Risk Factors for Adult-Onset Brain Tumors
Brain tumors are poorly understood. The purpose of this research is to examine whether factors in lifestyle play a role in brain tumor development. The study will also investigate the contribution of inherited susceptibility to the risk of brain cancer. By gaining a better understanding of these influences, the investigators hope to learn how to prevent brain tumors in future generations, and to develop more effective strategies for treatment.
This is a case-control investigation. Persons affected with a brain tumor are compared to unaffected persons on previous medical history, diet and other factors. Those enrolled in the study will participate in an interview on general background, diet, medical history and lifestyle, and will provide a sample of DNA, clippings of your toenails, and a tap water sample from your home. All procedures are performed in the clinic or through the mail.
'Cases': Cases eligible for the study are persons with a recent diagnosis of a primary brain tumor (glioma or meningioma), at least 18 years of age.
'Controls': Controls in the study are non-family members of patients, similar in age and of the same gender. Suitable controls include in-laws, friends, neighbors and co-workers.
Brain Neoplasm, Primary
Brain Neoplasms, Malignant
Brain Neoplasms, Benign
|Official Title:||Genetic Epidemiology of Adult Brain Tumors|
|Study Start Date:||October 2003|
|Estimated Study Completion Date:||July 2012|
|Estimated Primary Completion Date:||July 2012 (Final data collection date for primary outcome measure)|
The primary objective of this research is to establish a clinic-based case-control study for examination of potential risk factors for primary adult brain tumors. After assembling a series of 1,500 cases and 3,000 controls, investigators will test current hypotheses on ge-netic and environmental risk factors for the occurrence of these tumors.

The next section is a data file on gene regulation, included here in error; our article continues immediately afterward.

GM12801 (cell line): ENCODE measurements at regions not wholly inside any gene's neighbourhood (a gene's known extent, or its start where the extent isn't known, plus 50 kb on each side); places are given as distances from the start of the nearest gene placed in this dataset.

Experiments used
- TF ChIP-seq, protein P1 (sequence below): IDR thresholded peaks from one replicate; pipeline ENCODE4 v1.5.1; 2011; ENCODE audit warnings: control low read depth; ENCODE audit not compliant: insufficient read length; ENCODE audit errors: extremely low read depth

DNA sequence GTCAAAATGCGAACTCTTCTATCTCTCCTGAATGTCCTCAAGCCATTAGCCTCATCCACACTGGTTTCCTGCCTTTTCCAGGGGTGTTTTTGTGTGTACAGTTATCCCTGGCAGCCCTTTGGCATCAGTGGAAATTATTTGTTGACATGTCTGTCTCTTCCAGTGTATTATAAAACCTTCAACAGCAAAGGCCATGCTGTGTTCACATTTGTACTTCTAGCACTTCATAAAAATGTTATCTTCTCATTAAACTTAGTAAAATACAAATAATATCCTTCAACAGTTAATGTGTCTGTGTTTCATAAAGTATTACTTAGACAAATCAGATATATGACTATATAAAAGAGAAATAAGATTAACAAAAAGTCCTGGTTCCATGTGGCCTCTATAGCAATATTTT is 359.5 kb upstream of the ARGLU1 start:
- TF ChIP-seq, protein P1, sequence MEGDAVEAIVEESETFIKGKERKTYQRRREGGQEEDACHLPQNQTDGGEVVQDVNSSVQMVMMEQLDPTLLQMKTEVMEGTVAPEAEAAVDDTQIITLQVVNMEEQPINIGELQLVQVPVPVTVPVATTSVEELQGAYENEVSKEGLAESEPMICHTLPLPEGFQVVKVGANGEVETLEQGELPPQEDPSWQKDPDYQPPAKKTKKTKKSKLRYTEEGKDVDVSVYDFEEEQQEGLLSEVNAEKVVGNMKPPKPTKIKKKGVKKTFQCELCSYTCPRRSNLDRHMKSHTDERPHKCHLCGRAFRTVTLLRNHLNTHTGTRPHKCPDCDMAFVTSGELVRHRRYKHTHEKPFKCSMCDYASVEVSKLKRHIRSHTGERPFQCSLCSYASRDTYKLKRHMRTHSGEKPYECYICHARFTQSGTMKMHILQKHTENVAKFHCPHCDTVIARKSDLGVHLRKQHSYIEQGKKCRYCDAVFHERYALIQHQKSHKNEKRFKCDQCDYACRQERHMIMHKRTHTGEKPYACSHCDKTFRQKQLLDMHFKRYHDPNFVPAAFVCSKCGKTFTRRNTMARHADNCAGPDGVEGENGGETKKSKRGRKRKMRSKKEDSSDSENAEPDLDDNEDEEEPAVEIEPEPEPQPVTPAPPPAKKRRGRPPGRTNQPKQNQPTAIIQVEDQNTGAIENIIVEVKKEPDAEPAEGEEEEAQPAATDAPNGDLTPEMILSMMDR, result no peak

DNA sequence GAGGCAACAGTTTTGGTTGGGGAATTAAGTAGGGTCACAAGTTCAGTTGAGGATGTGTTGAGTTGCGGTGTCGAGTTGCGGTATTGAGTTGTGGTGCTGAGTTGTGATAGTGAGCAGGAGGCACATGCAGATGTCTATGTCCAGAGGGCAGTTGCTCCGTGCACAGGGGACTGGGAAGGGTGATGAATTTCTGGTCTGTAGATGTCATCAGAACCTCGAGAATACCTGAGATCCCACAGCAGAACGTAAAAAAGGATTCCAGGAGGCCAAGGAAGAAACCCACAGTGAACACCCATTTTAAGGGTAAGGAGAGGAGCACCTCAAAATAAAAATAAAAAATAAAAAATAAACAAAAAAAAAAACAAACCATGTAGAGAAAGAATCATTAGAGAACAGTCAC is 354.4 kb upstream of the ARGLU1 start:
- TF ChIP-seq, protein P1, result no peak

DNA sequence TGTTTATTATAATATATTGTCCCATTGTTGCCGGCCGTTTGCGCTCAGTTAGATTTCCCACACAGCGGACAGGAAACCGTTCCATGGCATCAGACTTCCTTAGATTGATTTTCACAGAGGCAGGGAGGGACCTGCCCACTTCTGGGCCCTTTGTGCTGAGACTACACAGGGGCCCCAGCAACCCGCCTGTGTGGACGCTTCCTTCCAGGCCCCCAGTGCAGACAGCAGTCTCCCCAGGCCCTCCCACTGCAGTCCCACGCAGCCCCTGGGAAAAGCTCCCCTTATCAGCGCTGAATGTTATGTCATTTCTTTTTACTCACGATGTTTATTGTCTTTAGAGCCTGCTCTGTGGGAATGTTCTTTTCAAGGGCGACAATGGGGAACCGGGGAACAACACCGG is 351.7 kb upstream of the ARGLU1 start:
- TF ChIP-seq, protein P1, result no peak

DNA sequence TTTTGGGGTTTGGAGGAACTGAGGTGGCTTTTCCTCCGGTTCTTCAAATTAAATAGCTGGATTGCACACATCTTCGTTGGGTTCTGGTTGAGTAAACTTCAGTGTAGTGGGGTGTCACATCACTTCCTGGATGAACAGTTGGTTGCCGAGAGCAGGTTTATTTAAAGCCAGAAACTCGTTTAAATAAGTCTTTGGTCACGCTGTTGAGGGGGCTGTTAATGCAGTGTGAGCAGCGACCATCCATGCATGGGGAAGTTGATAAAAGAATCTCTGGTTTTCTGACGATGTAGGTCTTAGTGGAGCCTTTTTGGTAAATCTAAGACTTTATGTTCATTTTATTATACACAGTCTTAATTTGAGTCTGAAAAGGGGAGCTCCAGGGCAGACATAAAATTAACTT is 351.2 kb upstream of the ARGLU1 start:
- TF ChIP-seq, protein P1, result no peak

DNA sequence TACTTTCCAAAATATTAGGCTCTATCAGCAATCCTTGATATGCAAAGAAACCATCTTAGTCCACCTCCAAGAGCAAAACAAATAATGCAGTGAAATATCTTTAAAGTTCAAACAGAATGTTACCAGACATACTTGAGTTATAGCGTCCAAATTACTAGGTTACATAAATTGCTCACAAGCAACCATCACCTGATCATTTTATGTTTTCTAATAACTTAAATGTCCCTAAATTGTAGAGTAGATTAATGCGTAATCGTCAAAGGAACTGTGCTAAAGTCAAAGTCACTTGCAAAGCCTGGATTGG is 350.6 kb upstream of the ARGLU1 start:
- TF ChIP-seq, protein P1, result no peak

In this case-control study, persons with a recent diagnosis (within 4 months) of a primary brain tumor will be identified in the neurology/neurosurgery clinics at major treatment referral centers in the Southeast. Non-blood related relatives (eg. in-laws), friends or other persons will be recruited as controls. Names and contact information of eligible controls will be ascertained from patients. A total of 1,500 cases and 3,000 controls will be enrolled over the course of the 5-year study. All enrolled subjects will complete a one hour interview on lifestyle, environmental exposures, diet, physical activity, tobacco use and medical history. They will also be asked to provide a DNA sample, a water sample and a toenail sample (from each great toe). At the end of data collection, lifestyles and genetic attributes will be compared in cases and controls to identify any differences that may be relevant to the causation of disease. Because the study will recruit patients near the time of disease diagnosis, full enrollment should be possible. In addition, high re-sponse rates are anticipated among the controls. Thus, with the large numbers of patients available and high anticipated response rates, the study offers a unique opportunity to successfully identify environmental and genetic risk factors for this uncommon form of cancer.
Please refer to this study by its ClinicalTrials.gov identifier: NCT00592865
|United States, Alabama|
|University of Alabama at Birmingham|
|Birmingham, Alabama, United States, 35294|
|United States, Florida|
|H. Lee Moffitt Cancer Center|
|Tampa, Florida, United States, 33612|
|United States, Georgia|
|Atlanta, Georgia, United States, 30322|
|United States, Kentucky|
|Kentuckaina Cancer Institute|
|Louisville, Kentucky, United States, 40202|
|United States, Tennessee|
|Vanderbilt University Medical Center, Department of Neurological Surgery|
|Nashville, Tennessee, United States, 37232|
|Principal Investigator:||Kathleen M. Egan, DSc||H. Lee Moffitt Cancer Center|
|Principal Investigator:||Reid C. Thompson, MD||Vanderbilt University|
|Principal Investigator:||Renato V. LaRocca, MD||Kentuckiana Cancer Center|
|Principal Investigator:||Jeffrey Olson, MD||Emory University|
|Principal Investigator:||Burt Nabors, MD||University of Alabama at Birmingham|